7 Questions with AgLink CEO Bill Dowdle and Tech Manager Phil Hoult on Aussie AgTech over the Last Decade

June 21, 2016

Correction: A prior version of this article incorrectly stated that Bill Dowdle is stepping down from his tenure as CEO of AgLink. We apologize for the misstatement.

Bill Dowdle currently serves as the CEO of Melbourne-based AgLink, a collection of 19 independent family-owned businesses operating in the agricultural sector in all Australian states and territories. Founded in 1987, the group assists Australian farmers with growing quality, sustainable food and fiber by providing agronomy advice and supply input products. AgLink maintains a network of 350 agronomists while its members generate $1.2 billion in annual revenue. According to the company, it holds an estimated 25% share of the Australian agricultural chemical market, 15% of the fertilizer market and 45% of the horticulture market.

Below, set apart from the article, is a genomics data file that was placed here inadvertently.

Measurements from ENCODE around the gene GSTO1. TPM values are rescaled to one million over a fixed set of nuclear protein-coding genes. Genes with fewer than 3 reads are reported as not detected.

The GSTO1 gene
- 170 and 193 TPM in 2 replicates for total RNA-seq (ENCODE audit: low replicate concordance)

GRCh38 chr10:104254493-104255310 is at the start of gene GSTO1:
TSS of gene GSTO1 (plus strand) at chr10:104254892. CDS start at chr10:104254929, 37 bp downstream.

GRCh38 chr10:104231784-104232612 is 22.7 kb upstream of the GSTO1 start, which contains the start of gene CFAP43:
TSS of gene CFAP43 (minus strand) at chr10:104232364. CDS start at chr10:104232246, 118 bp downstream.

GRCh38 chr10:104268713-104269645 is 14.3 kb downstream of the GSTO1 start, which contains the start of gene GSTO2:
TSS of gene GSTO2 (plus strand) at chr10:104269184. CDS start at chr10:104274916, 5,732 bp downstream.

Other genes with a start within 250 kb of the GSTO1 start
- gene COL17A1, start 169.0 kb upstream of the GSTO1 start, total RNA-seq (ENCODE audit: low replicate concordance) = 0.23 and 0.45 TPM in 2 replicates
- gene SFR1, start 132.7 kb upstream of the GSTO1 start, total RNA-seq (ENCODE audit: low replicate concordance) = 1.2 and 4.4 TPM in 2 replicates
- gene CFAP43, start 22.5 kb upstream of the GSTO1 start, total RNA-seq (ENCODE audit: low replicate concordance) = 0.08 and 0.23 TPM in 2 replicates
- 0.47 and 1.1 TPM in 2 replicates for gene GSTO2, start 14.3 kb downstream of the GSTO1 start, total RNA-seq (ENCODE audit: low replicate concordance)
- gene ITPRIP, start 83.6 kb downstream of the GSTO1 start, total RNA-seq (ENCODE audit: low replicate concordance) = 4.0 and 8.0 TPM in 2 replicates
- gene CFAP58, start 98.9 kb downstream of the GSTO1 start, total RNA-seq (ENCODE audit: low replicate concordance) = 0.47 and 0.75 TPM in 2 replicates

Before joining AgLink, Dowdle worked with T Systems Australia, a irrigation technology manager. Prior to that he managed a large rural retail and fruit packing operation in North Queensland and later managed a wide-ranging network of rural outlets across northern Australia. With over 40 years of experience in the Australian sector in a variety of positions throughout the supply chain, Dowdle has unique insight into Australian agriculture and how agtech has developed in this market.

AgFunderNews recently caught up with Dowdle and AgLink’s technology manager Phil Hoult to learn more about the duo’s take on the Aussie agtech during the last ten years.

Bill, what was your view of the Australian ag sector when you started at AgLink 10 years ago?